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Steven Matz says Mets' rotation without Noah Syndergaard will be fine

Steven Matz and Noah Syndergaard of the Mets

Steven Matz and Noah Syndergaard of the Mets look on from the dugout during the ninth inning against the Cubs at Citi Field on May 31, 2018. Credit: Jim McIsaac

Noah Syndergaard’s torn ulnar collateral ligament and ensuing Tommy John surgery, which erased him from the Mets’ plans for whatever version of the 2020 season that happens, would appear to be a major blow to the rotation and the team’s shot at the playoffs.

Instead of having Syndergaard, a potential ace-caliber righthander in the No. 2 slot, his absence means everyone moves up a slot to fill out the starting five behind Jacob deGrom: Marcus Stroman, Steven Matz, Rick Porcello and Michael Wacha.

That means someone — or someones — need to step up, right?

Matz doesn’t see it that way.

“Nobody needs to step up,” Matz said in an interview with the Mets’ public relations department released by the team. “Everyone just has do what they are capable of. Sure, losing Syndergaard is tough because he’s a great pitcher, but we have guys who have done this before. Everyone on the staff has the feeling that when they go out to the mound they want to dominate.”

Without Syndergaard, the Mets will need more out of Matz, who last season had a 4.21 ERA while reaching the 30-start threshold for the second year in a row. He was much better in the second half of the year (3.52 ERA) than the first half (4.89 ERA) after a brief stint in the bullpen.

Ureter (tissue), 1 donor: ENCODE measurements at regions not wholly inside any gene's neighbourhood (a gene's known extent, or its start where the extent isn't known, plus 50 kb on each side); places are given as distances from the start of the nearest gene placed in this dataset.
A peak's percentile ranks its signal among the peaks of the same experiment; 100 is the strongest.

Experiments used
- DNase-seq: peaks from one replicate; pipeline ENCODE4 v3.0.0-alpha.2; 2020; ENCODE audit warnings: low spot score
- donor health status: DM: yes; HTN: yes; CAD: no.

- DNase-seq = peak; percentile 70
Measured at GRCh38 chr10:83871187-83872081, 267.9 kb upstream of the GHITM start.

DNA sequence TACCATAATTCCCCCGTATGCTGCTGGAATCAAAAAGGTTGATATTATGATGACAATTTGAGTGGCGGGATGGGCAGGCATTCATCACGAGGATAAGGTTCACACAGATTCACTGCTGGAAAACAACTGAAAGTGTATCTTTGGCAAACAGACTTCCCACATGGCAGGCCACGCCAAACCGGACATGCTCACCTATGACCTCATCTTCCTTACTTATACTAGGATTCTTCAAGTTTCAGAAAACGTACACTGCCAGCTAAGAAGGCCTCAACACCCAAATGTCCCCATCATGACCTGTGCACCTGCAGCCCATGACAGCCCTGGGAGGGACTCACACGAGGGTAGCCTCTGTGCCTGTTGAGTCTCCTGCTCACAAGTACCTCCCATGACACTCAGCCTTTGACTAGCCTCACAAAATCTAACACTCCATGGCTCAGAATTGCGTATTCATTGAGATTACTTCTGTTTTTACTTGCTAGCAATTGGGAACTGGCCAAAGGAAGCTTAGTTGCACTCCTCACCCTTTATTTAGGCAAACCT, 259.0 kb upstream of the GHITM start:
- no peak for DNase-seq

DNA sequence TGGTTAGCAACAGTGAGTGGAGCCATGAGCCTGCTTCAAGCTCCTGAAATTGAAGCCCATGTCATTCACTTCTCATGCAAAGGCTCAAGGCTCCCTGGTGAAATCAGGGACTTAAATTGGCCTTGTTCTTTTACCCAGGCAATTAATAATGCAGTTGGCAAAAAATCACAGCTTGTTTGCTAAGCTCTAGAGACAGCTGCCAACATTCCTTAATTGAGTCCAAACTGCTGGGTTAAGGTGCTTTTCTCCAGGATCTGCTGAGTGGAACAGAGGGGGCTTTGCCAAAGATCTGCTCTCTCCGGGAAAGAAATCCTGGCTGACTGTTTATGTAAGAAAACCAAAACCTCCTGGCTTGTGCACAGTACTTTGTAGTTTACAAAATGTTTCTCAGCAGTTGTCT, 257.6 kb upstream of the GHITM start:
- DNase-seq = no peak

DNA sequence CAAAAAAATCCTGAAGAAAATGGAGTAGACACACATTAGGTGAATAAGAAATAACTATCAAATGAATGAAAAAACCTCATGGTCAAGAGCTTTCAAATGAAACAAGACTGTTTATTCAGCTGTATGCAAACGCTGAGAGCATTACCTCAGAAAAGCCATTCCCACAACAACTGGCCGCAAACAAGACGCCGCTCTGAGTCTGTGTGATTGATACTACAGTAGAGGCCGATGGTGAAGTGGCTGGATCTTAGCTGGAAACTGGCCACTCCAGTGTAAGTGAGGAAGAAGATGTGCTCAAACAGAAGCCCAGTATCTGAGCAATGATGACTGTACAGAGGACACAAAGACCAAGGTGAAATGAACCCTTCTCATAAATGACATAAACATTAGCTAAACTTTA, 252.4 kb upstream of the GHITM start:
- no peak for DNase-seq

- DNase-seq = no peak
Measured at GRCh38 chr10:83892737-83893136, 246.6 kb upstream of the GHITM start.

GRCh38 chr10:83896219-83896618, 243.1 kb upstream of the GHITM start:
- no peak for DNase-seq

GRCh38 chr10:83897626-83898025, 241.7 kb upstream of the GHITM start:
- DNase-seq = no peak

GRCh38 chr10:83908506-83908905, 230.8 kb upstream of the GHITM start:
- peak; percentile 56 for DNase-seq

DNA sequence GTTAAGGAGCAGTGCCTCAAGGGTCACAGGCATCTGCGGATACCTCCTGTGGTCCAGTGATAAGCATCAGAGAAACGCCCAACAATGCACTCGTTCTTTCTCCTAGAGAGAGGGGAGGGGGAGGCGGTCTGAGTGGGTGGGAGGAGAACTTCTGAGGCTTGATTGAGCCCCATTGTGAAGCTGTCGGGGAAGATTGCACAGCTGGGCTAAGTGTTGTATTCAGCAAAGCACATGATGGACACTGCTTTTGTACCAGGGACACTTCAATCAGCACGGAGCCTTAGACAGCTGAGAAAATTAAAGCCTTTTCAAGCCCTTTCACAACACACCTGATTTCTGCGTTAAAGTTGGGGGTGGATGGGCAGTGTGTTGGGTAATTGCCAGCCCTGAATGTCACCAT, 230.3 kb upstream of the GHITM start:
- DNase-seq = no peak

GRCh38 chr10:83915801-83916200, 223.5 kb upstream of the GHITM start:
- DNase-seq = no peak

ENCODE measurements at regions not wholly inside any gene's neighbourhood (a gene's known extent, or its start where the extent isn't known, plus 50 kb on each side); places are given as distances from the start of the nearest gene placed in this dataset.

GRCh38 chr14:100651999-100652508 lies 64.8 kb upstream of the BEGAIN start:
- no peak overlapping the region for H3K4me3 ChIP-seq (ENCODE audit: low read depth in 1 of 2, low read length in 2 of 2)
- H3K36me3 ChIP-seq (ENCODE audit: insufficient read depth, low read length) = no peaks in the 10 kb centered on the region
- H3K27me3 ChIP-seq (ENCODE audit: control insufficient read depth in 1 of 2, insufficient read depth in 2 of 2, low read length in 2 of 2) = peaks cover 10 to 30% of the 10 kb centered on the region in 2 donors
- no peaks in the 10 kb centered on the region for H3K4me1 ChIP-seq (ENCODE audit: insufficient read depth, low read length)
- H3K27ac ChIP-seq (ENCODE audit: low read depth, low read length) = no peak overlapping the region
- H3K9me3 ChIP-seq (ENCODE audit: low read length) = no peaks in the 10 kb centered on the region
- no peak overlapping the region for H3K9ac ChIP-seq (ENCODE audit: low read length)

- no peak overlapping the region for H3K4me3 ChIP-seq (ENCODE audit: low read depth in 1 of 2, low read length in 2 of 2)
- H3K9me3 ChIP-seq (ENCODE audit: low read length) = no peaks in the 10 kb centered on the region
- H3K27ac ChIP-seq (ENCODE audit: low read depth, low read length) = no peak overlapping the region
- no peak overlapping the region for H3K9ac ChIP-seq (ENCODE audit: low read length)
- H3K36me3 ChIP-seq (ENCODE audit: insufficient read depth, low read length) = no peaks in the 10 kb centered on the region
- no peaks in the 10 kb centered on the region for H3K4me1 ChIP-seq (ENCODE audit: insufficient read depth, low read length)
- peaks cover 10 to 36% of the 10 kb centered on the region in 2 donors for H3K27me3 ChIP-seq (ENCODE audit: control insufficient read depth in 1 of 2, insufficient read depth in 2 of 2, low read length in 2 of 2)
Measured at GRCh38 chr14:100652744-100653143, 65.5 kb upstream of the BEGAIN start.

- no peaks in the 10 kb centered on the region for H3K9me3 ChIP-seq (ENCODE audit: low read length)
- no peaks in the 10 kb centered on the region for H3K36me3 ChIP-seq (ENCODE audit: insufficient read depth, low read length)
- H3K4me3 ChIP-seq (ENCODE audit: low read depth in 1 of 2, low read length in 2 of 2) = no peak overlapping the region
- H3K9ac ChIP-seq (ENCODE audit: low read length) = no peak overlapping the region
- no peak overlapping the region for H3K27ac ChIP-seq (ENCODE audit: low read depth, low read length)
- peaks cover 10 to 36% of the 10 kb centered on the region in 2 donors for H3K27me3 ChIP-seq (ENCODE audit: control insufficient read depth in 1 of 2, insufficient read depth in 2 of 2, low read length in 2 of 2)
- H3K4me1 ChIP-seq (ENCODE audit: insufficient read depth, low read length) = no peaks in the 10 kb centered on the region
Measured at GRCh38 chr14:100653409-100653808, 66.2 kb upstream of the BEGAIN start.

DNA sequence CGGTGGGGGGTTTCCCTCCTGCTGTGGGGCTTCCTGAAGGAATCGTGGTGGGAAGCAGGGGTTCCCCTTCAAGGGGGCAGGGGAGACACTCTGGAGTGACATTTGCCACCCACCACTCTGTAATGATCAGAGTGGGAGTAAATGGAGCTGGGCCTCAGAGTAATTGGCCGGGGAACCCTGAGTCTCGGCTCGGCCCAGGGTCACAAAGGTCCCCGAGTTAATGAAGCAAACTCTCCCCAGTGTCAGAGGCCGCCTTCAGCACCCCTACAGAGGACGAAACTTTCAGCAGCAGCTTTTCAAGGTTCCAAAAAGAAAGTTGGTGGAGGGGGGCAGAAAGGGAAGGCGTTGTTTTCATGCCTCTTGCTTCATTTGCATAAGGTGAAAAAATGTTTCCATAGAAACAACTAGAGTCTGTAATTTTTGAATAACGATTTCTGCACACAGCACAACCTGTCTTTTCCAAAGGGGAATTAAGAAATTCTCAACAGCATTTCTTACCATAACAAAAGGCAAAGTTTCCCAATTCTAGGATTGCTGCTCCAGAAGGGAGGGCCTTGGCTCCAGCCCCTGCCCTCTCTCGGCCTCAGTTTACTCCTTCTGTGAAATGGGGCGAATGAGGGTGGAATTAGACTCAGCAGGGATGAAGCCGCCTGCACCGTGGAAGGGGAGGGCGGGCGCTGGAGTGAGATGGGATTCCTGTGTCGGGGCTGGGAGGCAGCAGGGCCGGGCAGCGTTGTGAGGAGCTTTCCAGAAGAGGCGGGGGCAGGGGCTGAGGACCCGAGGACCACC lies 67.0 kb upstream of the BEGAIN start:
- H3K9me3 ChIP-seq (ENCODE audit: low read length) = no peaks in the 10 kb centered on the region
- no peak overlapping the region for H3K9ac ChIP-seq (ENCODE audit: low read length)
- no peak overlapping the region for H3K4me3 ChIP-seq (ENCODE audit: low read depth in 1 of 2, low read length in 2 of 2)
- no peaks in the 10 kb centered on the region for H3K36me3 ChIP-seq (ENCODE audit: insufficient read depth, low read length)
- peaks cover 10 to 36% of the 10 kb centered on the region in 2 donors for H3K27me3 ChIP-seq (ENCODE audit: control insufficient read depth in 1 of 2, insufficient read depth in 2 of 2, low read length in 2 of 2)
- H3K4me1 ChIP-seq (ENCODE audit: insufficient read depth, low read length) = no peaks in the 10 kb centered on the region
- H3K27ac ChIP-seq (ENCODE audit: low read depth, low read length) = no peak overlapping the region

To try and stay in shape amid the coronavirus pandemic, which has delayed the start of the season until at least early July, Matz has maintained a version of his offseason routine: playing catch with Mets reliever Brad Brach and throwing bullpen sessions to White Sox catcher James McCann near their Nashville homes.

A normal week for Matz under these circumstances: five long-toss sessions, two side sessions and one phone/video call with first-year pitching coach Jeremy Hefner. He also talks with the Mets’ athletic training staff twice weekly.

“The biggest thing that Hef has told me is keep the same intent,” said Matz, a Stony Brook native and Ward Melville alumnus. “Everything should have a purpose while you’re working out or throwing. Keep up the game speed. Act as though this is what you would be doing if the season was going on.”

If baseball does return this year — MLB and the players’ union have been negotiating the details — it will begin without fans in the stands. Matz said that will be weird but fine.

“Especially in New York, we get energy from the fans,” Matz said. “So it will be a little different. But at the end of the day, we’re all making adjustments and while we’d love to play in front of our fans, we have to do what the medical experts are telling us to do so everybody is safe and healthy.”

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